USDA boosts conservation on grazing lands and support for farmers and ranchers
WASHINGTON — The U.S. Department of Agriculture is investing up to $12 million in partnerships that expand access to conservation technical assistance for livestock producers and increase the use of conservation practices on grazing lands. USDA’s Natural Resources Conservation Service is accepting proposals through its Grazing Lands Conservation Initiative (GLCI) until Sept. 22, 2022.
“Privately owned grazing lands cover nearly 30 percent of the national landscape, which means we have a tremendous opportunity to address climate change and conserve natural resources through voluntary, private lands conservation,” said NRCS Chief Terry Cosby. “NRCS enlists a wide variety of conservation practices to help livestock producers. These partnerships will also help us expand the footprint of conservation on grazing lands and could help better reach historically underserved producers.”
Project proposals for GLCI Cooperative Agreements will identify and address barriers to accessing grazing assistance for producers. These partnerships are encouraged to include outreach and support for reaching historically underserved producers. Projects must address one or more of the following priorities:
Address local natural resource concerns.
Use climate-smart agriculture and forestry practices and principles.
Encourage existing and new partnerships through emphasizing equity in advancing the resource needs of underserved communities.
Identify and implement strategies to quantify, monitor, report on and verify conservation benefits associated with grazing management systems.
Through GLCI, NRCS will leverage the partnerships to increase availability of technical assistance for farmers and ranchers engaged in grazing activities and act as navigators for grazers seeking additional resources. The opportunity encourages knowledge and expertise in working with historically underserved producers, with a desired outcome of strong participation by historically underserved producers in new and existing grazing coalitions. GLCI intends to expand and establish new peer-to-peer networks for grazers and direct financial support for grazing mentors working with new, beginning, or transitioning grazers.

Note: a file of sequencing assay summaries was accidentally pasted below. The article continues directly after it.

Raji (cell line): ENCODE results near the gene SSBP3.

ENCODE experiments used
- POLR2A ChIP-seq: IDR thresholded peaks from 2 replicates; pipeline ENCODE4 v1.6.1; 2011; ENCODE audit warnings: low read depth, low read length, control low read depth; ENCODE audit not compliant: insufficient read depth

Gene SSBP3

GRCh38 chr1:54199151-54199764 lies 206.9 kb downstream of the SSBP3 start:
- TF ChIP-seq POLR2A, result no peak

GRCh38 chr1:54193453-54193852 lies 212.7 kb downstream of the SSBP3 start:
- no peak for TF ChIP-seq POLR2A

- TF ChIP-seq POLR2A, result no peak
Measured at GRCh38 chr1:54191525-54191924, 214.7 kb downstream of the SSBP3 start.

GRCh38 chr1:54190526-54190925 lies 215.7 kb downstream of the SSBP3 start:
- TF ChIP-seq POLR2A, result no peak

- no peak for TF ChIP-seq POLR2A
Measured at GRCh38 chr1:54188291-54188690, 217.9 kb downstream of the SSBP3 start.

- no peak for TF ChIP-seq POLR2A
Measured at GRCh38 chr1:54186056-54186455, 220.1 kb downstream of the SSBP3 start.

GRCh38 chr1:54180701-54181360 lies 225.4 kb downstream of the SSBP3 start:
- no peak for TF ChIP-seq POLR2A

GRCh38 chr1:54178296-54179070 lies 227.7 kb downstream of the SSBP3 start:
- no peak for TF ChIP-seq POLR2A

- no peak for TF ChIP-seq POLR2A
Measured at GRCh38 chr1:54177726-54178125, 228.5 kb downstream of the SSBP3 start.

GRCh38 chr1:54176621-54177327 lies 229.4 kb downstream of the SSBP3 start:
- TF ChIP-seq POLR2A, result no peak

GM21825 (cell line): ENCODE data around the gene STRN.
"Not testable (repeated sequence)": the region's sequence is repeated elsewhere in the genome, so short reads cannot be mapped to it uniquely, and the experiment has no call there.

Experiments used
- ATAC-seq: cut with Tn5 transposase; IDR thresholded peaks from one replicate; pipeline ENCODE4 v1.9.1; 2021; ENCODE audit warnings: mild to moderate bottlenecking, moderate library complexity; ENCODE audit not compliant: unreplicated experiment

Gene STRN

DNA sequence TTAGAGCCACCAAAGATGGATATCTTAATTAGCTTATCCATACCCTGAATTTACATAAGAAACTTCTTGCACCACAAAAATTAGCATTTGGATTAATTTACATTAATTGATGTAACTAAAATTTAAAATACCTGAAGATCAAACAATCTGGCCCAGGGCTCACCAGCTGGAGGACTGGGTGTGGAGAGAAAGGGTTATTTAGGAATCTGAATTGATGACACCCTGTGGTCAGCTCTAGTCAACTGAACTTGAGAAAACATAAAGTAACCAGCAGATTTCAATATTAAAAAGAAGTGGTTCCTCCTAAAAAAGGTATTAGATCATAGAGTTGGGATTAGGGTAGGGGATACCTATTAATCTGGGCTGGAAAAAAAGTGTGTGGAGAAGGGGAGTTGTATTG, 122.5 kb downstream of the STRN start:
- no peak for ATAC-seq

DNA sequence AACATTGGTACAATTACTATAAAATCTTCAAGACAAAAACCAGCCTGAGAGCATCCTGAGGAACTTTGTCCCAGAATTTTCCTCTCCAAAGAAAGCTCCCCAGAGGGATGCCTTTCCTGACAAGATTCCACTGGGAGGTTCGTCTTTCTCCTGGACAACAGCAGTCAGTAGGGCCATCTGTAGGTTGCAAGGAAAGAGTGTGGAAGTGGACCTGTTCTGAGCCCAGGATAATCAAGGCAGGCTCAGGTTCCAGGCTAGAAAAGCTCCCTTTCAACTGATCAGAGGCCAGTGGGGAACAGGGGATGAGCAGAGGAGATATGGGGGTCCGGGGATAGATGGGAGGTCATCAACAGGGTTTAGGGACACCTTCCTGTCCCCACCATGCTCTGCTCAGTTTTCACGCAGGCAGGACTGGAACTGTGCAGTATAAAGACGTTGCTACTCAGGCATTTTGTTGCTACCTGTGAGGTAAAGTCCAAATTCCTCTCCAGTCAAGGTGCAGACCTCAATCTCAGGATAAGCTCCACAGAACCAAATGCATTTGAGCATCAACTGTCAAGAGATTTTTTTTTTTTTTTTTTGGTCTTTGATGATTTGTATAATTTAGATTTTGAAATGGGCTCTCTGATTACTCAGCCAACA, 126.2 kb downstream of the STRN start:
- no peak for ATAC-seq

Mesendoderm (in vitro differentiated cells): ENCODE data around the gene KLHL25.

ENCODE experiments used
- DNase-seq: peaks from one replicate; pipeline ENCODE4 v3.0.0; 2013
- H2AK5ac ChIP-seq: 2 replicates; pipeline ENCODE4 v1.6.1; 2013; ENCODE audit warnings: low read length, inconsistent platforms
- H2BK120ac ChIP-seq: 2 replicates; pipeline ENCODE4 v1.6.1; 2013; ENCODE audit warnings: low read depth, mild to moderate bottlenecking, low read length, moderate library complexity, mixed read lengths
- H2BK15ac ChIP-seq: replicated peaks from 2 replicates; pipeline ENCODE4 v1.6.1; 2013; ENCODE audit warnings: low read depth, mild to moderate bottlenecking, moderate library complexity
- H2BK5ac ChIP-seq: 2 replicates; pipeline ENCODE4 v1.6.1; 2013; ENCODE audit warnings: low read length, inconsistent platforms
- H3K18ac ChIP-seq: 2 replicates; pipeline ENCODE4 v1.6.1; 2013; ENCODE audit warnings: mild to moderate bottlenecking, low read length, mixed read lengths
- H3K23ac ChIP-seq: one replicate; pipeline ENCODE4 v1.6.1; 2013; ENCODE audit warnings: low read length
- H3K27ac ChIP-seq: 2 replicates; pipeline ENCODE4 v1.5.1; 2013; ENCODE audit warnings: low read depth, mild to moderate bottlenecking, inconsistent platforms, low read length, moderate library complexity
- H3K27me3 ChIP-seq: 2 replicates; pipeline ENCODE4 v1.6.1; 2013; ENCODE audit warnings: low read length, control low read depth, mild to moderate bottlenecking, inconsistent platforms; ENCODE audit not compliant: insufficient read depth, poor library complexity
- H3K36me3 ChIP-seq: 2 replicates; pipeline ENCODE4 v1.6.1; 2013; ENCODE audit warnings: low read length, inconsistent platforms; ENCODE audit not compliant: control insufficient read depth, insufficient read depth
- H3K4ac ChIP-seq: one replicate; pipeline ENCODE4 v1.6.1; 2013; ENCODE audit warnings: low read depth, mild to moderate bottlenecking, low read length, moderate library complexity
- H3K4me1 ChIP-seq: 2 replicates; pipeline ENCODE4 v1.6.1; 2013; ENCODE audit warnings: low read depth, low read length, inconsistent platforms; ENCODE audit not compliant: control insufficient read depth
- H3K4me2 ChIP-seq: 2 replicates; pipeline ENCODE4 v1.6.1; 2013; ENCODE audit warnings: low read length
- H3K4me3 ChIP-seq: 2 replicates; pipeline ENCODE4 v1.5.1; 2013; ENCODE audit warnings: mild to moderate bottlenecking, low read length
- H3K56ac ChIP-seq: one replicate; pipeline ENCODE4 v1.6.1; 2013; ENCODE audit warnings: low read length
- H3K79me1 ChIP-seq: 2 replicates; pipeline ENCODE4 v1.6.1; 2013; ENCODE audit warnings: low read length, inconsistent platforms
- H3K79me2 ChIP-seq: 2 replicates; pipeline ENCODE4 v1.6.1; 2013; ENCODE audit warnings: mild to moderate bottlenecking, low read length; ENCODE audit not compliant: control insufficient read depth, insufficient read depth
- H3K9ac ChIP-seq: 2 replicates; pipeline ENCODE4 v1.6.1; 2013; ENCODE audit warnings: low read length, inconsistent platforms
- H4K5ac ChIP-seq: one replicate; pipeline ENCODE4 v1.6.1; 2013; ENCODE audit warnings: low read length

Eligibility for this opportunity is limited to the following entity types based in any of the 50 States, the District of Columbia, the Caribbean Area (Puerto Rico and the U.S. Virgin Islands), and the Pacific Islands Area (Guam, American Samoa, and the Commonwealth of the Northern Mariana Islands):
Nonprofit organizations having a 501(c)(3) status with the Internal Revenue Service (IRS) (other than institutions of higher education)
Farmer or rancher organizations
State and local conservation governmental agencies
Agricultural Extension Services
Native American tribal governments (federally recognized)
Native American tribal organizations (other than federally recognized tribal governments)
Land grant universities including 1890 or 1994 land grant institution (7 U.S.C. 3222 et seq.), Hispanic-serving institution (20 U.S.C. 1101a), or other minority-serving institution, such as a historically Black college or university (20 U.S.C. 1061), a tribally controlled college or university (25 U.S.C. 1801), or Asian American and Pacific Islander-serving institution (20 U.S.C. 1059g)
For more information and to apply, visit the funding opportunity on grants.gov. Applications are being accepted now through Sept. 22, 2022.
GLCI was developed as a coordinated effort to identify priority issues, find solutions, and effect change on private grazing land, enhancing existing conservation programs. GLCI also provides support to the National Grazing Lands Coalition to help state grazing coalitions boost participation from historically underserved producers; host a Triennial National Grazing Lands Conference; and to act as navigators for grazers seeking additional resources.
USDA is reviving and revitalizing GLCI to leverage partner capacity, expertise, and technical assistance to expand the footprint of well-managed grazing systems across the country. While some states have been able to use their annual funds to support similar agreements, this new structure and additional funding provides for a more strategic and comprehensive approach to support grazing systems, reach new and historically underserved producers, and address climate change.
Common grazing land conservation practices include Brush Management, Pasture and Hay Planting, Fencing, Prescribed Grazing and Prescribed Burning, among others.
For more information about NRCS’s grazing lands efforts, visit the NRCS website at https://www.nrcs.usda.gov/wps/portal/nrcs/main/national/landuse/rangepasture/.
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